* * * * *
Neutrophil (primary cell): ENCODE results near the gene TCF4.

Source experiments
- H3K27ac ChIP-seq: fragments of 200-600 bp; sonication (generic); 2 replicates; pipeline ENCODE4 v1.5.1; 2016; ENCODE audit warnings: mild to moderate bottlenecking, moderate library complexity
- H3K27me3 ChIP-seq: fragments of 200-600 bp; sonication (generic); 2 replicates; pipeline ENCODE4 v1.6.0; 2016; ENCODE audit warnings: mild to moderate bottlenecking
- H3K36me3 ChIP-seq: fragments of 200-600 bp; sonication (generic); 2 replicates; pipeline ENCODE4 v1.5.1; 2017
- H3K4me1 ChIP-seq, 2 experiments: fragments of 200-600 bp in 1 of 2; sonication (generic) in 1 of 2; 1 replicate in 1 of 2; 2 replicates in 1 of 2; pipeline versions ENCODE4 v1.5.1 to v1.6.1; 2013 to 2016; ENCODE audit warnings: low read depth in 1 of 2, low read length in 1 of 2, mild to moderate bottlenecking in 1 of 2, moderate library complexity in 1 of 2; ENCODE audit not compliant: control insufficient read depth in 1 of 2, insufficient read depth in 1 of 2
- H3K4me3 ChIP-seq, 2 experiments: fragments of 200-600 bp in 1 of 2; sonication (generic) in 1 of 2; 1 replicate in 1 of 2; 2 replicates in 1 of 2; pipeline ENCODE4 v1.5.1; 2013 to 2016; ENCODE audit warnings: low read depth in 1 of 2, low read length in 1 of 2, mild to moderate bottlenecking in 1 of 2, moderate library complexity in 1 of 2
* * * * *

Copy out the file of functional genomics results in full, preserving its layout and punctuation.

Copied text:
Neutrophil (primary cell): ENCODE results near the gene TCF4.

Source experiments
- H3K27ac ChIP-seq: fragments of 200-600 bp; sonication (generic); 2 replicates; pipeline ENCODE4 v1.5.1; 2016; ENCODE audit warnings: mild to moderate bottlenecking, moderate library complexity
- H3K27me3 ChIP-seq: fragments of 200-600 bp; sonication (generic); 2 replicates; pipeline ENCODE4 v1.6.0; 2016; ENCODE audit warnings: mild to moderate bottlenecking
- H3K36me3 ChIP-seq: fragments of 200-600 bp; sonication (generic); 2 replicates; pipeline ENCODE4 v1.5.1; 2017
- H3K4me1 ChIP-seq, 2 experiments: fragments of 200-600 bp in 1 of 2; sonication (generic) in 1 of 2; 1 replicate in 1 of 2; 2 replicates in 1 of 2; pipeline versions ENCODE4 v1.5.1 to v1.6.1; 2013 to 2016; ENCODE audit warnings: low read depth in 1 of 2, low read length in 1 of 2, mild to moderate bottlenecking in 1 of 2, moderate library complexity in 1 of 2; ENCODE audit not compliant: control insufficient read depth in 1 of 2, insufficient read depth in 1 of 2
- H3K4me3 ChIP-seq, 2 experiments: fragments of 200-600 bp in 1 of 2; sonication (generic) in 1 of 2; 1 replicate in 1 of 2; 2 replicates in 1 of 2; pipeline ENCODE4 v1.5.1; 2013 to 2016; ENCODE audit warnings: low read depth in 1 of 2, low read length in 1 of 2, mild to moderate bottlenecking in 1 of 2, moderate library complexity in 1 of 2